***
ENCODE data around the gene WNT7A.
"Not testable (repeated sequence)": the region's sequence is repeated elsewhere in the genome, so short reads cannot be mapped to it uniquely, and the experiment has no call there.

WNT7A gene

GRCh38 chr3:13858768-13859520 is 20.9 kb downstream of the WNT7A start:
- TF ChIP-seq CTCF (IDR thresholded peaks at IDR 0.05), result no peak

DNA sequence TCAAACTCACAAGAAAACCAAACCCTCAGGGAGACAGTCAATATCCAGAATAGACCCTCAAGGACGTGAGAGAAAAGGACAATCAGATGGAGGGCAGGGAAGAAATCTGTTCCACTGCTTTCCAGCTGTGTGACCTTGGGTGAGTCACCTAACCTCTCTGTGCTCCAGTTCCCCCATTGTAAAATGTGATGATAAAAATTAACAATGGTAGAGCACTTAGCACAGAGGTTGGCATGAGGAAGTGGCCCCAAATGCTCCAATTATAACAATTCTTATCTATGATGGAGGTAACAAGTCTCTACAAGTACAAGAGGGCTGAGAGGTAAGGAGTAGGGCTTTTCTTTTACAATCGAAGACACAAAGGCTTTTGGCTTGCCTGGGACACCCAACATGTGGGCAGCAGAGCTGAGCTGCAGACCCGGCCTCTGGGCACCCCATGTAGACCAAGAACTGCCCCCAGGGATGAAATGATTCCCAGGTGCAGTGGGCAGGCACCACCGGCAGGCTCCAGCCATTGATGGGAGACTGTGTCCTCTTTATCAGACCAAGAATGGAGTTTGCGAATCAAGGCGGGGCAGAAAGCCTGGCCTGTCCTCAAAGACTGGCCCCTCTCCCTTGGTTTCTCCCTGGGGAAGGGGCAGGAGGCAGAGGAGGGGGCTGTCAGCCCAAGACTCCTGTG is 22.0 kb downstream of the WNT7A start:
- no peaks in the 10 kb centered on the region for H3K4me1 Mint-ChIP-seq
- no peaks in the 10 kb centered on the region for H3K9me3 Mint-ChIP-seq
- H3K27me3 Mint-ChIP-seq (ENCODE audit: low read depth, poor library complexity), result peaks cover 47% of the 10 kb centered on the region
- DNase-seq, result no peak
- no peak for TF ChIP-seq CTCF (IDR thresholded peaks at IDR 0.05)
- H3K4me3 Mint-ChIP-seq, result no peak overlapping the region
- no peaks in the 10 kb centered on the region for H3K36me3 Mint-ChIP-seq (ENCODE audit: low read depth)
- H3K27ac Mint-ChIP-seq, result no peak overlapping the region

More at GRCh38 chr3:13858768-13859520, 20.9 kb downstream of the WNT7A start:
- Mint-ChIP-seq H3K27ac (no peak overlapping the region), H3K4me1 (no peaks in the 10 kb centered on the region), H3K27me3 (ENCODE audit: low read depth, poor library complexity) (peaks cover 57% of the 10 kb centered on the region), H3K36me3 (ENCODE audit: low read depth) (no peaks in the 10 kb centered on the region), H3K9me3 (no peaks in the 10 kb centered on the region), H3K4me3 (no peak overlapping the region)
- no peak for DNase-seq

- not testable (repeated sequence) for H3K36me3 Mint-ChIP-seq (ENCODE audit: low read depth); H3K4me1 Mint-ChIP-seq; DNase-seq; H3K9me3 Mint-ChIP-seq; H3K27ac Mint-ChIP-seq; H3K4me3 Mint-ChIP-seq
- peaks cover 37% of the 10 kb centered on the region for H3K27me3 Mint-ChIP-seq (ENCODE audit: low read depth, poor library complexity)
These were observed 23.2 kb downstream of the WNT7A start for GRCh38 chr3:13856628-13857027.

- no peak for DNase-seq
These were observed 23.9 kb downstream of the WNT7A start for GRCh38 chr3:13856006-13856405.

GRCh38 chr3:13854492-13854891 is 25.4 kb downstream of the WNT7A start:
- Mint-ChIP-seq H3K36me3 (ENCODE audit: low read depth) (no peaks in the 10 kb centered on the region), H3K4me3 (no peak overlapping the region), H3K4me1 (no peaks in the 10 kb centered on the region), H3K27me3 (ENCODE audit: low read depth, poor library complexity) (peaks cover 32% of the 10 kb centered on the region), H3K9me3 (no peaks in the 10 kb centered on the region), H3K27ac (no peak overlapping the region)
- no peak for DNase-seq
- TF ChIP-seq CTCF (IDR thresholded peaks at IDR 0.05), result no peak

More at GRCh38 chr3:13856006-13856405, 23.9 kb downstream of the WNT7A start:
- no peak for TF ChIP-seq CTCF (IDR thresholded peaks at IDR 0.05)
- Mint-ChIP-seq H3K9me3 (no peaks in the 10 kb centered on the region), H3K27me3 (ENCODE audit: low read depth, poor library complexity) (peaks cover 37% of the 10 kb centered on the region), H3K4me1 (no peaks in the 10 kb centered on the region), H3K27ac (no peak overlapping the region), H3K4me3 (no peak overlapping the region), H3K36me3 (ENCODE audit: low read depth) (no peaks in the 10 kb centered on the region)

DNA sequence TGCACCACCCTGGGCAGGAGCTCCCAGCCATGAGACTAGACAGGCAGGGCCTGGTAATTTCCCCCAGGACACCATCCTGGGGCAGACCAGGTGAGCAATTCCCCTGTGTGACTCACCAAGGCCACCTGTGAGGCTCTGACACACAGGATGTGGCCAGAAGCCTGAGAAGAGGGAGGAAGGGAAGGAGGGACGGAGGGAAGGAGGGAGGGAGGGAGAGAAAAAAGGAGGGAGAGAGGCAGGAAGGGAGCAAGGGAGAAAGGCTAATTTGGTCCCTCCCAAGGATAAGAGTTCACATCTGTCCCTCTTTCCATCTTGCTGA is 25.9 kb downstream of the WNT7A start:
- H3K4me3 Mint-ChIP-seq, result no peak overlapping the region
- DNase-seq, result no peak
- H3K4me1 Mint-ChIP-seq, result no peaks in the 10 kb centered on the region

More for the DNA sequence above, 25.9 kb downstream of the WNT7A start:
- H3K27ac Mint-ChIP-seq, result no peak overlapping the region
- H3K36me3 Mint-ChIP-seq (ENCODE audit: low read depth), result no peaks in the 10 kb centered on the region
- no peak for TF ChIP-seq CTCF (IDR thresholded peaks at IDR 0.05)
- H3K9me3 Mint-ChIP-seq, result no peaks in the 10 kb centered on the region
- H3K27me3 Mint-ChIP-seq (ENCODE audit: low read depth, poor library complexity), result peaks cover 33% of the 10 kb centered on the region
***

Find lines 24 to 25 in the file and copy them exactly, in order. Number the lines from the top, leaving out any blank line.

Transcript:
- Mint-ChIP-seq H3K36me3 (ENCODE audit: low read depth) (no peaks in the 10 kb centered on the region), H3K4me3 (no peak overlapping the region), H3K4me1 (no peaks in the 10 kb centered on the region), H3K27me3 (ENCODE audit: low read depth, poor library complexity) (peaks cover 32% of the 10 kb centered on the region), H3K9me3 (no peaks in the 10 kb centered on the region), H3K27ac (no peak overlapping the region)
- no peak for DNase-seq